Starting the game strong on offense, or vice versa, can quickly change the complexion of how games transpire. Today I wanted to look at and provide data context for how offensive coordinator Arthur Smith’s teams have fared in his previous coaching stops (since 2019). The same data for the Pittsburgh Steelers will be examined,  a team who has struggled to open games in recent memory. The goal is to see what we might expect for the 2024 season.

To start, here are opening drive average number of plays and yards per game:

Out of the teams we’re focused on, Smith’s 2022 season as head coach of the Falcons was the only one above-average in both data points in the five-year span (out of 160 qualifiers).

Their 7.9 average number of plays tied for 12th-best in the timeframe, and third in the 2022 season. More subtly above the mean was their average yards at 38.2, tying for 63rd overall, and 14th that year.

Many consider 2022 Smith’s best season in his time with the Falcons, his opening drives aligning with that notion.

The stronger season in Tennessee, where Smith was the OC, was his final one in 2020. They fared particularly well in average yards with 42.5, tying for 29th in the span, and sixth that season. This came on a below-average number of plays (5.9), which was unfortunately true for the majority of the teams in our sights.

Smith’s other above-average mark was the following year (2021), his first as head coach of Atlanta, with 7.1 average number of plays that tied for 41st overall, and ninth that year.

The rest of Smith’s units were below-average in both data points. That included his most recent 2023 season in Atlanta and surprisingly in his first year as OC with the 2019 Titans. So, three of the five squads he was commanded of had an above-average result.

Pittsburgh had just one. That was the 2022 season, where the Steelers tied for their most plays on opening drives with 7.7. That tied for 17th overall, and fifth-best that year which was better than I anticipated.

Otherwise, Pittsburgh has been a below average-team in average number of plays and yards since 2019. They were particularly poor that season, bottoming the results with an injury-riddled QB room. Bottom-five of each stat overall, and the absolute worst 11.4 average yards, roughly five yards less than any other team in the span.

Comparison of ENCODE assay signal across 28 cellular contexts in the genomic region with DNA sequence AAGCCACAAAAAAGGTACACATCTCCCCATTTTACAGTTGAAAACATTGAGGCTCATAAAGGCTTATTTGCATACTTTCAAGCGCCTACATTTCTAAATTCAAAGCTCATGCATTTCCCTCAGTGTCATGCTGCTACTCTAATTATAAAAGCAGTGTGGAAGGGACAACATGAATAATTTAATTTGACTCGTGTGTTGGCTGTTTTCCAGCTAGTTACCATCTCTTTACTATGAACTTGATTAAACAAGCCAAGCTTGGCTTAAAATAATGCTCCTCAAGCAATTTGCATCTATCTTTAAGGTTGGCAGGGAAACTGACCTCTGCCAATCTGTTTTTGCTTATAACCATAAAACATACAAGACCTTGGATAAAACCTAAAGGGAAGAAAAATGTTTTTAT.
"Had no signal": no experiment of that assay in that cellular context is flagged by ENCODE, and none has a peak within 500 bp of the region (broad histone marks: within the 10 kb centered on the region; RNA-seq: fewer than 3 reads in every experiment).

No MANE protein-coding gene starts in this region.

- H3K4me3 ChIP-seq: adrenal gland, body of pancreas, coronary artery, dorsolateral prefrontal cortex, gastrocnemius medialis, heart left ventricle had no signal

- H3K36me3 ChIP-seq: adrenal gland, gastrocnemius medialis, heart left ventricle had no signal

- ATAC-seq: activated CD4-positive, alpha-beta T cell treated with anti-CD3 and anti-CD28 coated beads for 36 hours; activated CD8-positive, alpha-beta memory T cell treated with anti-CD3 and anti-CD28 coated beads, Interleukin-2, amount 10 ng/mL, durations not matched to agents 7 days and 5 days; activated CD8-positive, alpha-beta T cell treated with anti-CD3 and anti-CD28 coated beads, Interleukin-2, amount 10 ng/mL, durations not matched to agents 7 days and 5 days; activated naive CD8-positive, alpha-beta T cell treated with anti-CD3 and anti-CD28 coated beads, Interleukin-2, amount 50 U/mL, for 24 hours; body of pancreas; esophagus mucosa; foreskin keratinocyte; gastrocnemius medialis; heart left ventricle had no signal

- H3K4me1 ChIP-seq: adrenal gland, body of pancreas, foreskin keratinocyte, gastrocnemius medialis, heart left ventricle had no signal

This also included last season, when Pittsburgh averaged 5.2 plays (31st in 2023) and 27.4 yards (26th). A clear regression for QB Kenny Pickett in his second season, aligning with Pittsburgh moving on.

For comparison, here’s how the new Steelers QB’s fared with their former teams in 2023:

Russell Wilson (Broncos 2023): 6.5 plays (18th), 36.2 yards (13th).

Justin Fields (Bears 2023): 6.4 plays (T-19th), 39.2 yards (10th).

The new QB room has had more success than Pittsburgh, along with Smith in the time frame (including last season), creating optimism for 2024.

Next, let’s look at the outcomes of these drives more with scoring and turnover rates:

Once again, we see Smith’s units fared better overall in the span. Three of his teams topped the focused squads in scoring rate results, particularly 2020 in Tennessee and 2022 with the Falcons.

That Titans team scored on 50-percent of their first drives, eight of their 16 games in 2020. That included seven touchdowns and one field goal, contributing to an 11-5 record, the best of Smith’s time there.

They were also above-average in turnover rate (6.3-percent), with one interception. Seven of the ten teams in our sights were above average in this regard, four of Smith’s former units (2020 Titans, each Falcons team), and three Steelers squads (2020-2022).

The 2022 Falcons were also above the mean in both with a 47.1 scoring percentage (five touchdowns, three field goals). Just one turnover (interception) as well for a 5.9 turnover rate that tied for eighth. So solid marks as well.

Atlanta had an impressive zero turnovers on opening drives in 2021, paring that with a 41.2 scoring rate, emphasizing more specifics on Smith’s stronger results that will hopefully carry over to Pittsburgh.

Last season, Smith’s Falcons were below average with a 35.3 scoring rate that tied for 18th in 2023, while remaining above average in turnover rate (5.9) that tied for tenth (one interception). The scoring result makes some sense with a regression in quarterback play but notable nonetheless as we anticipate what the 2024 Steelers will look like.

Quarterback changes galore are obviously a huge component in Pittsburgh too. Here’s how the new room fared last season:

Russell Wilson (Broncos 2023): 52.9 scoring rate (T-fifth), 11.8 turnover rate (T-20th).

Justin Fields (Bears 2023): 41.2 scoring rate (T-11th), 0.0 turnover rate (T-first).